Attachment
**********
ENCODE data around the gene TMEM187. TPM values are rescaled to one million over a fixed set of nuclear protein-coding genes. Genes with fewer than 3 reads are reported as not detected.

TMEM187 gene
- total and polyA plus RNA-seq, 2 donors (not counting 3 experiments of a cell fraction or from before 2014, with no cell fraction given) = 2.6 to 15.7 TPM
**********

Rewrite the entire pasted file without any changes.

ENCODE data around the gene TMEM187. TPM values are rescaled to one million over a fixed set of nuclear protein-coding genes. Genes with fewer than 3 reads are reported as not detected.

TMEM187 gene
- total and polyA plus RNA-seq, 2 donors (not counting 3 experiments of a cell fraction or from before 2014, with no cell fraction given) = 2.6 to 15.7 TPM